[gmx-users] Re: how to write the correct top file for membrane protein

liang petrucci123 at vip.sina.com
Tue Nov 27 15:10:00 CET 2007

Hi Mark,

i indeed checked some publications about how to choose lipid force field,
please check this reference: Journal of Physics: Condensed Matter 18(2006) 
Tieleman and his coworkers tested two combinations: Berger+ffgmx+SPC, 
and  they recommended that using OPLS together with united-atom lipid force 
So, i would like to know whether it is reasonable or not, and how should i 
modify them in top file?

Thanks for your reply.


----- Original Message ----- 
From: <gmx-users-request at gromacs.org>
To: <gmx-users at gromacs.org>
Sent: Monday, November 26, 2007 5:28 PM
Subject: gmx-users Digest, Vol 43, Issue 96

> Message: 4
> Date: Mon, 26 Nov 2007 12:24:31 +0800
> From: Mark Abraham <Mark.Abraham at anu.edu.au>
> Subject: Re: [gmx-users] Re: how to write the correct top file for
> membrane protein
> To: Discussion list for GROMACS users <gmx-users at gromacs.org>
> Message-ID: <474A4A7F.3060100 at anu.edu.au>
> Content-Type: text/plain; charset=ISO-8859-1; format=flowed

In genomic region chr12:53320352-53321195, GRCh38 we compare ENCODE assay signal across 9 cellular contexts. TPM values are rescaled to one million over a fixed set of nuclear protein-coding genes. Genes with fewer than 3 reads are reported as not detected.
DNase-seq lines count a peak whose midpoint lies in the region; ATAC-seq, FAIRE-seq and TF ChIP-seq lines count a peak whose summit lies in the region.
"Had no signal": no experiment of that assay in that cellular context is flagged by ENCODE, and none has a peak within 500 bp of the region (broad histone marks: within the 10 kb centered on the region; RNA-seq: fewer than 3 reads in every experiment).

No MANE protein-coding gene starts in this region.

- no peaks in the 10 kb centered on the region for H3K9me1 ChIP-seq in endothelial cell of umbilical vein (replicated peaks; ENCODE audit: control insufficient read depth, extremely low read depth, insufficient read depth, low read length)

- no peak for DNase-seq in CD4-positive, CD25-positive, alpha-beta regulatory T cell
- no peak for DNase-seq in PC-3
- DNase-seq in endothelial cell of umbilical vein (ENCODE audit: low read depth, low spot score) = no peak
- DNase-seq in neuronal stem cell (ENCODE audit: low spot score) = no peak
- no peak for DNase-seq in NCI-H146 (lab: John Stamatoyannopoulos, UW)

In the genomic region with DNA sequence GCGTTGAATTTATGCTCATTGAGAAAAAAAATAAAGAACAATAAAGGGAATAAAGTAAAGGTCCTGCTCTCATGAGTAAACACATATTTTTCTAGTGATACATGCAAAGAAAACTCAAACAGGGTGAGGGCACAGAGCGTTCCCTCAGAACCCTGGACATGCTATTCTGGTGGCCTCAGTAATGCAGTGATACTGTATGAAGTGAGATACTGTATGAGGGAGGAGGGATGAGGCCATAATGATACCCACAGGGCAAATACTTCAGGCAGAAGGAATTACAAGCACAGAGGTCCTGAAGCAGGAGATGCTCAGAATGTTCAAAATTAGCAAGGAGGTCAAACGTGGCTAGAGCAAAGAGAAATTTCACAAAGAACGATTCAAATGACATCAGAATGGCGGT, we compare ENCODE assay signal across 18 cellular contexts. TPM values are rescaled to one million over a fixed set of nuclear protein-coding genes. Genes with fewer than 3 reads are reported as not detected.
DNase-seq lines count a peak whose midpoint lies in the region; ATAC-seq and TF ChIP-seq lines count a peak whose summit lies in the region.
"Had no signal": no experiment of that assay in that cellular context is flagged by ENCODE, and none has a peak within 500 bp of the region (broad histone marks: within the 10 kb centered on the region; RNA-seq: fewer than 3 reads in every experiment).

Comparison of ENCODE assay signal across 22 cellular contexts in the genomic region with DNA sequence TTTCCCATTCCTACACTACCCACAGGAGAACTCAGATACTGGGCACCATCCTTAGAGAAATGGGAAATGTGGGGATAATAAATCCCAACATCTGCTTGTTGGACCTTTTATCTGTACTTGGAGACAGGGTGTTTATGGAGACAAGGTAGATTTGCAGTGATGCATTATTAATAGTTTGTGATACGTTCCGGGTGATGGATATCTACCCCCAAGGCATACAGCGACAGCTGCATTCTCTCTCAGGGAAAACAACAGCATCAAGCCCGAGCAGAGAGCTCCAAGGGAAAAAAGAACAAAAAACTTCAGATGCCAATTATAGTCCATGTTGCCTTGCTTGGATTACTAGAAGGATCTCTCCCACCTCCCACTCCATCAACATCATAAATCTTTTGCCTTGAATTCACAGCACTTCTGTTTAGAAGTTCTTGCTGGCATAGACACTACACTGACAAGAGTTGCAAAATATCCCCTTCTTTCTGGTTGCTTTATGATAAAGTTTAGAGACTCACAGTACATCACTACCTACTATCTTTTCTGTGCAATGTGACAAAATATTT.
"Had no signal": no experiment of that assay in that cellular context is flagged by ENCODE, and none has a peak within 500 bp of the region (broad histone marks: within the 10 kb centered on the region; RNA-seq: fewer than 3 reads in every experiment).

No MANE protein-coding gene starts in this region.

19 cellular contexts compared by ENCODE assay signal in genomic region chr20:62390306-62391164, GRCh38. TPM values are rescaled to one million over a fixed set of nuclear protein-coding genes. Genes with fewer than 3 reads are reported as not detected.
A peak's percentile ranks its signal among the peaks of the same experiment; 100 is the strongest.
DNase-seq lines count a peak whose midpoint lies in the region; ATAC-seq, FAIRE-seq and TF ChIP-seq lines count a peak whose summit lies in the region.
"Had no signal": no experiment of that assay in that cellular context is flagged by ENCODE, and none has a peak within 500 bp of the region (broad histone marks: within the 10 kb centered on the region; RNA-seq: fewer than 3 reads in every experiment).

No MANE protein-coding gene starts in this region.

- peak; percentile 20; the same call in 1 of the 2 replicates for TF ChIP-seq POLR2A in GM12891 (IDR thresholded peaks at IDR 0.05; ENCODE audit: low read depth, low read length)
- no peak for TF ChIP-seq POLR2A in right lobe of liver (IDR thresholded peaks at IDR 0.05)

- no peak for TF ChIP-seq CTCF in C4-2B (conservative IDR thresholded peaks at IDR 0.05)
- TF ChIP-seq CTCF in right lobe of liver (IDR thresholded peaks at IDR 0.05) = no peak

> liang wrote:
>> Dear Mark,
>> Thanks for your advice, but from my understanding, Berger's force field
>> is based on OPLS/Amber.
>> Lipid itp files from Tieleman's website just use the atom type
>> definitions from GROMOS87.
>> And GROMOS87 is out of fashion now.
>> So thats why i think it would be better to use OPLS for protein and
>> "ffgmx.itp" for lipid.
> Fine, but you can't use them both at the same time (unless you want to
> produce indefensible gibberish), and ffgmx is deprecated anyway.
>> I am not sure whether I misunderstand the usage of Berger's force field,
>> if i am wrong,
>> please give me further instruction.
> See my advice last time.
>>> Don't mix forcefields unless you already have hard evidence that this
>>> combination works - and I'm not aware of any. The link Justin provided
>>> warns you about that. You need to find a force field that has parameters
>>> optimized that suit your system. Mixing anything else is about 99% 
>>> likely
>>> to make an expensive (and poor) random number generator.
> Look in the literature for systems similar to yours and see if their
> ideas on force fields are suitable for you to use. Making it up based on
> stuff you found on the web is for high school students doing assignments 
> :-)
> Mark

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